Recently, I was asked to take part as a facilitator in the 2016 International Women’s Day at Griffith University, which was organized by a very good friend of mine, Wendy Flannery, from the amazing organization Believing Women for a Culture of Peace.
Do you ever think you know a lot about something and then discover that what you thought was very far from the way things really are?
I have been involved in diversity education for many years. During those years, I was convinced that I was aware of all the challenges women faced, so I was very surprised to discover just how unaware I was.
During the event, there was an introduction to the declaration for the dignity and human rights for women. We had speakers from different religions and they all declared that we are far away from having fair and equal rights for women.
The shocking bit for me was statistics of women’s position in the world, which highlighted the need for serious social change.
After the International Women’s Day even, I came home and read some of the statistics to my husband and my children.
Violence, child marriage, slavery and forced prostitution, rape and sexual assault, domestic brutality and abuse, “honor killing” and immolation, bodily and genital mutilation, gendercide of girls, selective abortion of female fetuses and legitimized murder are just some of the things that affect women around the world.
Throughout the world, one in three women has been raped, beaten or violently assaulted. I told my daughter that when we walk through the mall to do our shopping, one in three women we see could have been raped, beaten or violently assaulted. It scared me to say it.
Seven hundred million women were children when they were married. I did not have to go far for this one. My grandmother was married in Iran at the age of 12 and had her first daughter at the age of 13.
More than one hundred and thirty three million girls and women have experienced some form of female genital mutilation.
133,000,000! That is an insanely big number.
My daughter, who is 14 years old, asked what genital mutilation was and I was ashamed to answer, not because it had to do with sex, but because I am raising her in a world where something as horrible as this happens.
More than 20,000 women a year are victims of “honor killings”, usually murdered by their father, uncle or brother. My mom, who is about 70 years old now, witnessed the honor killing of a neighbor. The girl was 13 years old and someone said she was going out with boys, which was not true. Her father and brother burned her alive by throwing her into a big fire in their back yard and her mother could not do anything, because they would have thrown her into the fire as well. It happened about 50 year ago and I thought it was over, but I was wrong.
Many women around the world cannot control their own bodies, cannot move freely, cannot buy or own property, cannot choose who to marry or to divorce, cannot have custody of their children, cannot receive education or even work outside their home.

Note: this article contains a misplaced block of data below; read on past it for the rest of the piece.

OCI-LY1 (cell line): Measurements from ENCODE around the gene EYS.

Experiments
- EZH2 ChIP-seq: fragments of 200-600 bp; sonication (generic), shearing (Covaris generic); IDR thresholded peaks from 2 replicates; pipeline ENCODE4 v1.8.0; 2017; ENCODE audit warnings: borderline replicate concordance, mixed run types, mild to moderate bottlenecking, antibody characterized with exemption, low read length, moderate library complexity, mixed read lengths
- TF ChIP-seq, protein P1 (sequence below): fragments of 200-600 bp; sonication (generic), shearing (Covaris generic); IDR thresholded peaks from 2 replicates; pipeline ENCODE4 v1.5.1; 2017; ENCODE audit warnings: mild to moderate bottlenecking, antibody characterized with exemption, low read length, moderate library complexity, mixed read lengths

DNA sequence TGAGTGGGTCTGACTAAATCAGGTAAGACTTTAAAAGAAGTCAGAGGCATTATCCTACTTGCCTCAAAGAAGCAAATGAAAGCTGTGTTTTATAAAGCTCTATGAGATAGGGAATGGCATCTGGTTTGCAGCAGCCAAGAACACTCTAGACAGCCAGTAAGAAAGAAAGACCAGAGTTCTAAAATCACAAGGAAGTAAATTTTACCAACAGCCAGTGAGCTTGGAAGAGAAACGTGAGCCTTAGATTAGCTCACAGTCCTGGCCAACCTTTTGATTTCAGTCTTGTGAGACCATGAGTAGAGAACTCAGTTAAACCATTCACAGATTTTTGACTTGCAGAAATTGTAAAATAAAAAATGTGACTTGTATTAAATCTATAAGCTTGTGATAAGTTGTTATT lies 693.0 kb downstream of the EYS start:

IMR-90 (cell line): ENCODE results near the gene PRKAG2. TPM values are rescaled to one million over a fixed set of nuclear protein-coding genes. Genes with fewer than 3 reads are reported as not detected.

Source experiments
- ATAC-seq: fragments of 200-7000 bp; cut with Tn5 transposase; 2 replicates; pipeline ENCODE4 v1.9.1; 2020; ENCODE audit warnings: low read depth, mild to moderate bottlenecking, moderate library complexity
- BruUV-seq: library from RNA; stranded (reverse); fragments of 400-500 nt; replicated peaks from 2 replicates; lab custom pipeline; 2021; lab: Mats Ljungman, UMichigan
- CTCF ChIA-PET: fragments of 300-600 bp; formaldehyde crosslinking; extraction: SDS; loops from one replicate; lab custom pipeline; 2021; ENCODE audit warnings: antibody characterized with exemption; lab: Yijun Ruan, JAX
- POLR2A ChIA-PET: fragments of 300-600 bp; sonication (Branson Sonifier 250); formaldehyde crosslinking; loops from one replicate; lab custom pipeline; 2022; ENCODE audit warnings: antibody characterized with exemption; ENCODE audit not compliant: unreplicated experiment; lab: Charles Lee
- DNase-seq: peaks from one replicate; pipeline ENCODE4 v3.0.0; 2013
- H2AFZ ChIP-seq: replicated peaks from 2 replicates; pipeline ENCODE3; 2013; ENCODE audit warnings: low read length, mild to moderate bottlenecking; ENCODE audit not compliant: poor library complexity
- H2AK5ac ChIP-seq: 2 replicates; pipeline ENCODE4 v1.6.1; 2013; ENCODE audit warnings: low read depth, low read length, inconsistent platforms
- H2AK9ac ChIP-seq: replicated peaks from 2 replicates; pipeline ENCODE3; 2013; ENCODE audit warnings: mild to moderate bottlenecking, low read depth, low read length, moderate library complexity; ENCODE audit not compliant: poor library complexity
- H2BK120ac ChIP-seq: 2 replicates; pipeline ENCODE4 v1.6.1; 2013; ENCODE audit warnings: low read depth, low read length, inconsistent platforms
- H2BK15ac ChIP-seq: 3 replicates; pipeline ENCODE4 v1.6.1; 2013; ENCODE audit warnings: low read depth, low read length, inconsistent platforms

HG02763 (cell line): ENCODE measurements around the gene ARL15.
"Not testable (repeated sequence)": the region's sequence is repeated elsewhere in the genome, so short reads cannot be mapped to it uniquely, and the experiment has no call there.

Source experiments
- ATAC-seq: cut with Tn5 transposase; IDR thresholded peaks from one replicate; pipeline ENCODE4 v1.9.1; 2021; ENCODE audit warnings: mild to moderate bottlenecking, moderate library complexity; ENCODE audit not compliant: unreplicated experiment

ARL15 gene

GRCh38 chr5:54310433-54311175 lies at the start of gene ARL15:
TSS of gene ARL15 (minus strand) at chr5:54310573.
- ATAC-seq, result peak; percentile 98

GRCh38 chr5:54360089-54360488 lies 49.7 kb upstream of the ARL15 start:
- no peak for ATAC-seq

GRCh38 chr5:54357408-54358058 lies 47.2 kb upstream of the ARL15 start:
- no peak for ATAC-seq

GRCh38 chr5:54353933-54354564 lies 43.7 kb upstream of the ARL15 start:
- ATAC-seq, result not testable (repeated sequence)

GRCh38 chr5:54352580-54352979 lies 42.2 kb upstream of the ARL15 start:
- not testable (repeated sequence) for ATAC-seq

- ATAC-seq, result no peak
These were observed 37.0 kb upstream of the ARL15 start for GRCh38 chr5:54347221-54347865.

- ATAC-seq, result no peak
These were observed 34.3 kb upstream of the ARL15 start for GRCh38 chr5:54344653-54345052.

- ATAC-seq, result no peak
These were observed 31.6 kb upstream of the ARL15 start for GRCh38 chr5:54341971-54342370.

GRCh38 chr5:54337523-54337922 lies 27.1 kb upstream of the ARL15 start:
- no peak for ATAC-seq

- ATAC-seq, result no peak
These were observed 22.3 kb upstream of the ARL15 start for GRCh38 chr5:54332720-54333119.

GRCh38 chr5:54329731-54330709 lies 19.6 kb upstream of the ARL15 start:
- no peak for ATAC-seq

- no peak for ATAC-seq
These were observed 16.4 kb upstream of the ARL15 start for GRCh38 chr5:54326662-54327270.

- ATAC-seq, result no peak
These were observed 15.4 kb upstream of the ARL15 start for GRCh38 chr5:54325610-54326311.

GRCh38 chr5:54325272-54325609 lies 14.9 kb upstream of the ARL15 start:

I say we need to do something. We have to put a stop to it right now!
Although I have been doing diversity work for years and believe we must work on respect for each other, regardless of race, gender , faith, abilities and disabilities, I find that gender equality is fundamental to the health of our society.
Human rights are women’s rights and women’s rights are human rights
Hilary Clinton also said that human rights are the unfinished business of the 21st century and she was right. We have daughters and sons, and we cannot allow them to live in a society that does nothing about it about the abuse of women and girls.
All religious writings tell us that teaching our kids what we believe will guarantee that it will be remembered and carried on. In the name of faith in humanity and love, I say we should regard each of those girls and women in the statistics as our daughters, mothers, sisters and friends. We should lend them a helping hand and be their voice when they are prosecuted for speaking up.
One of the speakers in the International Women’s Day event was a priest and her message was “speak up”. I thought she talked to me. She told the audience over and over again, “When you witness injustice, speak up”.
On the way home, shocked by what I had heard (and I thought I knew lots), I thought that the conspiracy to hide this information was working and I needed to fight it. So here I am, using my power as a mother, daughter, sister, partner and friend, and speaking up.
Please share the statistics with your family, your friends and your children and speak up. Remember that education is the best weapon to win this battle with these crimes against humanity.
Speak up! Stand up for women and girls everywhere!